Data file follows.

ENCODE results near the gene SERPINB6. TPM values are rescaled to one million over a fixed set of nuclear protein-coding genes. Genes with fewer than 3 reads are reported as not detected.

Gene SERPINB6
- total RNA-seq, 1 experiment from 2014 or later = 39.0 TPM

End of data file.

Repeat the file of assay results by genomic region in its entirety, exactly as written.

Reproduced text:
ENCODE results near the gene SERPINB6. TPM values are rescaled to one million over a fixed set of nuclear protein-coding genes. Genes with fewer than 3 reads are reported as not detected.

Gene SERPINB6
- total RNA-seq, 1 experiment from 2014 or later = 39.0 TPM